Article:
From the 1990s, sake breweries with relatively large-scale management started employing local commuting workers to prepare for the future and had them learn sake brewing under the supervision of Echigo toji and Nanbu toji brewers. These commuting workers have now built a career of more than ten years and are in a position to bear responsibility for sake brewing as local toji brewers. Meanwhile, the number of Echigo toji brewers working outside Niigata Prefecture has become very small, and the number of Nanbu toji brewers of Iwate Prefecture has also kept decreasing. Therefore, I thought that this may be the last opportunity to record the sake brewing activities of Echigo toji, Nanbu toji, and local toji brewers at the same time as providing visual materials. So I requested permission to film the Tochigi Sake Brewers Association where there is still a relatively large number of Echigo toji brewers in the Kanto area and where local workers are trained under the unique certification system called "Shimotsuke toji," as well as the Tochigi Industrial Technology Center that provides technical assistance to the above Association.
III. Through Filming and Editing
Filming lasted for one year and two months. This was unusually long for visual materials for folklore studies that are conducted under a one-year contract with a filmmaker, and I myself had video cameras running in a period outside contract. I recorded the sake brewing of daiginjo and the events carried out by the Association in a period beyond the contract and used them as editing materials. This experience gave me an opportunity to learn the complicated process of sake brewing.
As the first factor in learning sake brewing techniques in a short time, I was impressed with the mixed attitude of sticking to the basics and taking on various challenging. Instead of the senses and experiences of Echigo toji and Nanbu toji brewers, young Shimotsuke toji brewers carefully read books on sake brewing techniques to understand the principles of sake brewing, and thoroughly analyze data resulting from their work. They also gave me clear and detailed explanations of the significance of each working process. Meanwhile, it is of particular note that when successors of sake breweries are in charge of sake brewing, they change material rice and the method of sake brewing little by little every year. They are particularly enthusiastic about trying various methods by using rice for sake brewing and yeast from Tochigi Prefecture. There is no doubt that both migrant workers and the management are directly involved in sake brewing, and they can therefore try new things and easily accumulate the results as data or experience.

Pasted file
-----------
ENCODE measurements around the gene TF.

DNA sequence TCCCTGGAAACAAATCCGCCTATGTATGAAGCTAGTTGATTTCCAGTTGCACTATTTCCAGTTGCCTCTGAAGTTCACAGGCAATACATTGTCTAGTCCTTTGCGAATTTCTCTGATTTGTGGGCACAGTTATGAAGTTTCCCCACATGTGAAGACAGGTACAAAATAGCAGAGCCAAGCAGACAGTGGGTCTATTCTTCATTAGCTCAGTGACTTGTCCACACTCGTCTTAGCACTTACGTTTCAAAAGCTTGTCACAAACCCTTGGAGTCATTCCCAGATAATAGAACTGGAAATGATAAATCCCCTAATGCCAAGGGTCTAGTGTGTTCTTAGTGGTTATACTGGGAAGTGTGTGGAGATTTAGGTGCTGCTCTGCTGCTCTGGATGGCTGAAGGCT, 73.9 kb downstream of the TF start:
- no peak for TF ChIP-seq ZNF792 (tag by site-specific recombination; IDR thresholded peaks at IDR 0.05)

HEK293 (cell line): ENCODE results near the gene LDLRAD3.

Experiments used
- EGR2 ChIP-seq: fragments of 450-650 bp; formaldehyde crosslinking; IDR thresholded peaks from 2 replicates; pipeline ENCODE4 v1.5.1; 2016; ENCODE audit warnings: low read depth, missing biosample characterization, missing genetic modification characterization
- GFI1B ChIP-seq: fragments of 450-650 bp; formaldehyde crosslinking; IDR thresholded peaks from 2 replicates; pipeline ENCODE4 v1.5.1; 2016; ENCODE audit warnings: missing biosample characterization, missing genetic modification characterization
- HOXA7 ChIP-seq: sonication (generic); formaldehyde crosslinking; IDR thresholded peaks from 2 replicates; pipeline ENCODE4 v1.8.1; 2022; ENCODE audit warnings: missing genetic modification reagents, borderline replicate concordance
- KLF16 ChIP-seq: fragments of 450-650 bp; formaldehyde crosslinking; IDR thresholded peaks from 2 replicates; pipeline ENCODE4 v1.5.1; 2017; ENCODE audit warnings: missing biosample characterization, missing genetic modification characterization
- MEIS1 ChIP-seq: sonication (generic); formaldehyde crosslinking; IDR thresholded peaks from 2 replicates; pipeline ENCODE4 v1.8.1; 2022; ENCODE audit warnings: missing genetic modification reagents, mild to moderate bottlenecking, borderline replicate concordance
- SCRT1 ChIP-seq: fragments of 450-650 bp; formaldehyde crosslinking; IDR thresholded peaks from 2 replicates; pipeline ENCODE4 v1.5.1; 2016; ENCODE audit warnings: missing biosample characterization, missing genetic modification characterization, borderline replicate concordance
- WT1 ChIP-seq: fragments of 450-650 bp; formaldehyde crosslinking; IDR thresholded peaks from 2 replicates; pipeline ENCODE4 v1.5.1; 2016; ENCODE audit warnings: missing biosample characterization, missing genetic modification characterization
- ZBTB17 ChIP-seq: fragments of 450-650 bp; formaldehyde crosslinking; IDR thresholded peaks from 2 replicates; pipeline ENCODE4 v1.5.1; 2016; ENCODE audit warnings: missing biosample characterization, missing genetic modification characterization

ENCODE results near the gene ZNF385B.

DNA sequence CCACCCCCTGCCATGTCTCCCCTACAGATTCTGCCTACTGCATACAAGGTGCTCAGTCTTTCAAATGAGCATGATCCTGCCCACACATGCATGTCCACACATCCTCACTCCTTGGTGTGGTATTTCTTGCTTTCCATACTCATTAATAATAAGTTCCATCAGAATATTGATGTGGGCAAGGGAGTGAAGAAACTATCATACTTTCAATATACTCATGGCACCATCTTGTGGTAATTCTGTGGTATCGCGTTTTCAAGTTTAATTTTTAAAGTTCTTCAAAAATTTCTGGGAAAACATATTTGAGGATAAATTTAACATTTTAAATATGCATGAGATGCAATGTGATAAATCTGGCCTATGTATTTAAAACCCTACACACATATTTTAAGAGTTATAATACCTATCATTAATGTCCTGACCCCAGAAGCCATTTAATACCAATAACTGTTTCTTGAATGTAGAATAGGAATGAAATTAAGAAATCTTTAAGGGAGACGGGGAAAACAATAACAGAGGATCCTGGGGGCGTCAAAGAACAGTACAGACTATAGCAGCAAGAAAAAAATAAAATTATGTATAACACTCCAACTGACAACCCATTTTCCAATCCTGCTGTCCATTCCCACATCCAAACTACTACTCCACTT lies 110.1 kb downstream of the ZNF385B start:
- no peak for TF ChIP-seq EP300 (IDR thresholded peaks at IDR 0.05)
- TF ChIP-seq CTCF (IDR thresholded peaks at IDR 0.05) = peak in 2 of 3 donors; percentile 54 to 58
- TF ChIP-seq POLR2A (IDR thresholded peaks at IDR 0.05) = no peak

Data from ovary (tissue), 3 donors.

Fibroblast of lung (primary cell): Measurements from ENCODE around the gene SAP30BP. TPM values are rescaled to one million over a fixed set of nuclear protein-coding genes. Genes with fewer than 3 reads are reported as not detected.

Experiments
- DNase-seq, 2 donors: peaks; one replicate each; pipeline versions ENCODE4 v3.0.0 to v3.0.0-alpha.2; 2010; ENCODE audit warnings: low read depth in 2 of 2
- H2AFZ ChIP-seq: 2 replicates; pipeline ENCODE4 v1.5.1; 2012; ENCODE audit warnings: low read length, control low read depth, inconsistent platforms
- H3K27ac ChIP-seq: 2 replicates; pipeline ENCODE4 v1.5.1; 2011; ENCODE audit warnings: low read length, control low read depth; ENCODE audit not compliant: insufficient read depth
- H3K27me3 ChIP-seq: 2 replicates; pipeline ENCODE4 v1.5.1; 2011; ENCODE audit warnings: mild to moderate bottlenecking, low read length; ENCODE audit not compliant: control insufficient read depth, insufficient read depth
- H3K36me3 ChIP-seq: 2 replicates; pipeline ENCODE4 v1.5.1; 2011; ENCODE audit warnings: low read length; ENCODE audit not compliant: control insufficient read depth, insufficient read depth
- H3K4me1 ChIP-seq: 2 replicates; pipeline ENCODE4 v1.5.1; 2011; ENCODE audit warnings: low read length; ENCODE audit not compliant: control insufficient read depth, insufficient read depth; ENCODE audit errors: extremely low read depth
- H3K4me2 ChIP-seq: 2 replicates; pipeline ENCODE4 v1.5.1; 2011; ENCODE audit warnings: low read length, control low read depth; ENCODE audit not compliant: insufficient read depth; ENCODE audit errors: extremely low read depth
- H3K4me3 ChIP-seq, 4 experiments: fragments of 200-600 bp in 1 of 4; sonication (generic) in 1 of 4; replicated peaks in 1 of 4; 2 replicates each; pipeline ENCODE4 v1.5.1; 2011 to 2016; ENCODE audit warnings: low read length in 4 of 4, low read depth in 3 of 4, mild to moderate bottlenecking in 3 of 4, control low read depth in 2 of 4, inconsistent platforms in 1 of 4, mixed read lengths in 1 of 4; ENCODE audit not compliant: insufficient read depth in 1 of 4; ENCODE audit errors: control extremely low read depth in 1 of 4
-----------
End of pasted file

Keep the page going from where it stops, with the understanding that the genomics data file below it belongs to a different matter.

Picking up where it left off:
However, I found that experienced Echigo toji and Nanbu toji brewers use their bodies and five senses in a way different from other brewers. For example, experienced toji brewers stir koji energetically and move their arms slowly when stirring moromi. They perform each task in a short time to transmit force quickly and effectively. On the other hand, young Shimotsuke toji and commuting brewers take more time in their work. However, to improve work efficiency and perform the work as planned, it will be necessary to watch and learn the way that experienced toji brewers use their bodies and to try to follow their quick movements. Furthermore, while experienced toji brewers carefully observe how dipped rice grains are broken, the aroma of moromi, etc., Shimotsuke toji brewers seem to put more importance on analytical values.
In addition, experienced Echigo toji and Nanbu toji brewers have the personality and dignity to organize people without a word. Sake brewing was traditionally a job that required communal living at the same brewery for about half a year. Therefore, only a person of integrity who has experienced a long apprenticeship could become a toji oran organizer. Sake brewers are well organized under skilled toji brewers. However, it is still not very well known how far this situation will remain after sake brewing is shifted to that borne by local commuting workers. Tasty sake can be produced only by local brewers, but Echigo toji and Nanbu toji brewers have more than that with their skills and presence. In "Sake Brewing in Heisei," I wish to convey young Shimotsuke toji brewers taking on a challenge and experienced toji brewers using their bodies and showing their presence, as a research result only available as visual materials.
Takahiro Aoki (Folklore Studies/Geography, Research Department)